Scientists gain new insights into giant dust storms on Mars

Louis Dillon

Mars has big dust storms, some times so big that they envelop the entire planet.

Scientists gain new insights into giant dust storms on Mars
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We know this because NASA has a number of satellites orbiting the Red Planet, producing vast amounts of new data, some of it giving intriguing hints about where all the water went.

Last year Mars was again enveloped by dust storms, the same events that ended the 15 years of exploration by the Mars Opportunity robotic rover.

Opportunity landed in 2004 and far exceeded its planned three-month life, its activities ending only when it was enveloped by the dust storm in June 2018.

Now two papers have been published, shedding new light on a phenomenon observed within the storm – dust towers, or concentrated clouds of dust that warm in sunlight and rise high into the air. 

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The NASA Jet Propulsion Laboratory (JPL), which conducts the planetary exploration program, said scientists think that dust-trapped water vapour may be riding these dust towers like an elevator to space.

The dust towers are massive, churning clouds that are denser and climb much higher than the normal background dust in the thin Martian atmosphere. 

While they also occur under normal conditions, the towers appear to form in greater numbers during global storms. These reach as high as 80 kilometres and can be as big as a US state.

Recent findings on dust towers come courtesy of the NASA Mars Reconnaissance Orbiter (MRO) with the research led by JPL. The satellite’s heat-sensing Mars Climate Sounder instrument, designed specifically for measuring dust levels, can peer through the haze.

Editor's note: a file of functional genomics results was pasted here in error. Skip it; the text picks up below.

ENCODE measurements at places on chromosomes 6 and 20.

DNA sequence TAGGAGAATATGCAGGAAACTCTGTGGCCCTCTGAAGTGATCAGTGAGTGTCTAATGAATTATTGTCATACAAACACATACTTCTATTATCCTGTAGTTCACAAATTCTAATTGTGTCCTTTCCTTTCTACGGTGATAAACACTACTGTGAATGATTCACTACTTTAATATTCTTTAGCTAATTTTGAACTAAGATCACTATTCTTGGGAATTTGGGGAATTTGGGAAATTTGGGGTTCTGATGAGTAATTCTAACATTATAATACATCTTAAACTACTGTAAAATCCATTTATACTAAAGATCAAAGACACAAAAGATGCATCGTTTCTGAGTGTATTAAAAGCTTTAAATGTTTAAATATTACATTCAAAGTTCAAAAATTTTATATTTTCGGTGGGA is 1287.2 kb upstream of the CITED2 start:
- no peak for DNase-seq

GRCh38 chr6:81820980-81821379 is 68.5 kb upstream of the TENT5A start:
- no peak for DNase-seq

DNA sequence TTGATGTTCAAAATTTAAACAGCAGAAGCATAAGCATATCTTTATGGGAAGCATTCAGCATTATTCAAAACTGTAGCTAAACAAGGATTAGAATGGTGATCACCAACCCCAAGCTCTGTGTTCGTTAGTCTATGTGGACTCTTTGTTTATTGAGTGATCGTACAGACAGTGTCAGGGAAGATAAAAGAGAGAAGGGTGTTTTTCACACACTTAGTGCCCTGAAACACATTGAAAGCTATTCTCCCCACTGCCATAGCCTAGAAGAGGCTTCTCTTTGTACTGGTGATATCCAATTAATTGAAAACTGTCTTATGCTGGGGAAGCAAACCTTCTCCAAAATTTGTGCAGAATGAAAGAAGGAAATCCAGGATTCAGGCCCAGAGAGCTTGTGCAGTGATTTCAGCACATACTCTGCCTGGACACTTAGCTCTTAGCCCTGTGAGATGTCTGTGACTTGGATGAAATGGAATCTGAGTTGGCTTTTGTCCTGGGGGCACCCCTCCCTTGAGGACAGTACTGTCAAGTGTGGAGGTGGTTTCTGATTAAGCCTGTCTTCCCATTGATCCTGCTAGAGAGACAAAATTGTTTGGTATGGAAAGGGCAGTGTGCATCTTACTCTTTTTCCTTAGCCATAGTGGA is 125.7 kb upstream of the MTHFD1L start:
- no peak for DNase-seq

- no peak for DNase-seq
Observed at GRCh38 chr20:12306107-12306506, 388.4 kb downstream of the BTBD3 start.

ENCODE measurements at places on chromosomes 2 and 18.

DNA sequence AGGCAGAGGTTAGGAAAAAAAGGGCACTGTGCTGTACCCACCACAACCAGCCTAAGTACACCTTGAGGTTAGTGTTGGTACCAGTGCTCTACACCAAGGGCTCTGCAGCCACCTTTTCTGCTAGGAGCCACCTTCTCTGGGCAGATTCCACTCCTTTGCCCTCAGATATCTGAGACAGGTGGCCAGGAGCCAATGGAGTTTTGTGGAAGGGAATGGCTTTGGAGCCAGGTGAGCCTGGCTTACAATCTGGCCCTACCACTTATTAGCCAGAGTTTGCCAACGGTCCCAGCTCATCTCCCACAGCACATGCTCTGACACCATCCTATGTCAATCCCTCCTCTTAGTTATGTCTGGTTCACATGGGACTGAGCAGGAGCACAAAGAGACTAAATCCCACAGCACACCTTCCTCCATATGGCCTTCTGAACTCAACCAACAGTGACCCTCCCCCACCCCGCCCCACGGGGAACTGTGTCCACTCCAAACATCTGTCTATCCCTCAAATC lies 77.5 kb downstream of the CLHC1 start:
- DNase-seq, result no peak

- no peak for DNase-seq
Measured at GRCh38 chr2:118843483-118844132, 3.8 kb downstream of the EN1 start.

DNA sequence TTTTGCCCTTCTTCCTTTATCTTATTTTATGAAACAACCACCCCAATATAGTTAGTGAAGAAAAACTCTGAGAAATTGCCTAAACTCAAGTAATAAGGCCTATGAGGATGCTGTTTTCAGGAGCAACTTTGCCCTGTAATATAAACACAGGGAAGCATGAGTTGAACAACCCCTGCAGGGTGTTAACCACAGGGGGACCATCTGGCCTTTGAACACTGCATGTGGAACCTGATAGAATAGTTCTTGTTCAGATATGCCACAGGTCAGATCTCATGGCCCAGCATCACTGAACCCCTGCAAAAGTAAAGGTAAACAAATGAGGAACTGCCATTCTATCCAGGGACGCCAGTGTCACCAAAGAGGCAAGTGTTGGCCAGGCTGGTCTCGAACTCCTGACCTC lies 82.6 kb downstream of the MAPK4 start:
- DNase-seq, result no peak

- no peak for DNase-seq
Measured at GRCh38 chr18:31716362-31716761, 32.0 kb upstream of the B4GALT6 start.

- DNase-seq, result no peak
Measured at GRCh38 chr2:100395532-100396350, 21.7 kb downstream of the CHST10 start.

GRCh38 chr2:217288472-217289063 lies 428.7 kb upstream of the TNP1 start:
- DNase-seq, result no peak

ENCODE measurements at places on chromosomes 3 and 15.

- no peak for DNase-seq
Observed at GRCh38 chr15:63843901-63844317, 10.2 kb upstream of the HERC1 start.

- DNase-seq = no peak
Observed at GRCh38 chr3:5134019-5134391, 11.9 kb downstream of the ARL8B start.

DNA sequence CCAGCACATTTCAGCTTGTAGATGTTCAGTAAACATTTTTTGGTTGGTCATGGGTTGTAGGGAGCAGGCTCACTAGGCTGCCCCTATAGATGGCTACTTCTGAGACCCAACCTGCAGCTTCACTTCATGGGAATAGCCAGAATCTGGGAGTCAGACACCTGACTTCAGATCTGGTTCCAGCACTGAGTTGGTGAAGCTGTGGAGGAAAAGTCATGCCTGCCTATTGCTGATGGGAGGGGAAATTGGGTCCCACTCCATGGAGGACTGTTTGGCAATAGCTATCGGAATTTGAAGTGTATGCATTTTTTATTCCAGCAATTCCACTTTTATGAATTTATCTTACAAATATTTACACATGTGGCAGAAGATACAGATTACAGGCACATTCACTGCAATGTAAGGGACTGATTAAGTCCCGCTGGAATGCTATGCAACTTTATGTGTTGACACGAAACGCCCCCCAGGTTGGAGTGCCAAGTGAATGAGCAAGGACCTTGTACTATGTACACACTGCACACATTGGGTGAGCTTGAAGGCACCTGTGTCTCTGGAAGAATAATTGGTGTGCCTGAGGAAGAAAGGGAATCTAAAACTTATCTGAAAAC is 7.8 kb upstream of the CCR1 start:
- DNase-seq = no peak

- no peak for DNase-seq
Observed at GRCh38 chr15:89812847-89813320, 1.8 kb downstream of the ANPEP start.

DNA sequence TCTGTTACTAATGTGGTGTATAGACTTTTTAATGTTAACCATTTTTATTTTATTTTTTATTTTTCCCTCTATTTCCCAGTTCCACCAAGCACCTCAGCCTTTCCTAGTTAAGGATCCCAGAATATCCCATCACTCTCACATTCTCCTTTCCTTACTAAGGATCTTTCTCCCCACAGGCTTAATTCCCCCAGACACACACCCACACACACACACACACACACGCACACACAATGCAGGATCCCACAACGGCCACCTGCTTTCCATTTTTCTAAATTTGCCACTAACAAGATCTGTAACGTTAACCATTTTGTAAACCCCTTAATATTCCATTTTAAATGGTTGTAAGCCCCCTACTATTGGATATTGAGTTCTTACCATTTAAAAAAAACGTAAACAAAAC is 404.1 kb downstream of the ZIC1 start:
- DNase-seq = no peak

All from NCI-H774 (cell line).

Its data, coupled with images from a camera aboard the orbiter called the Mars Context Imager (MARCI), enabled scientists to detect numerous dust towers.

"Normally the dust would fall down in a day or so," said lead author, Nicholas Heavens of Hampton University.

“But during a global storm, dust towers are renewed continuously for weeks."

In some cases, multiple towers were seen for almost a month.

That rate of dust activity surprised the scientists.

Especially intriguing was the possibility that dust towers acted as space elevators for other material, transporting them through the atmosphere.

When airborne dust heats up, it creates updrafts that carry gases along with it, including the small quantity of water vapor sometimes seen as wispy clouds on Mars.

A previous paper led by Heavens showed that during a 2007 global dust storm on Mars, water molecules were lofted into the upper atmosphere.

There, solar radiation could break them down into particles that then escaped into space. 

NASA thinks that might explain how Mars lost its lakes and rivers over billions of years, becoming the freezing desert it is today.

Scientists can't say for sure what causes global dust storms as they have studied fewer than a dozen.

"Global dust storms are really unusual. we really don't have anything like this on the Earth, where the entire planet's weather changes for several months,” said Mars Climate Sounder scientist David Kass of JPL.

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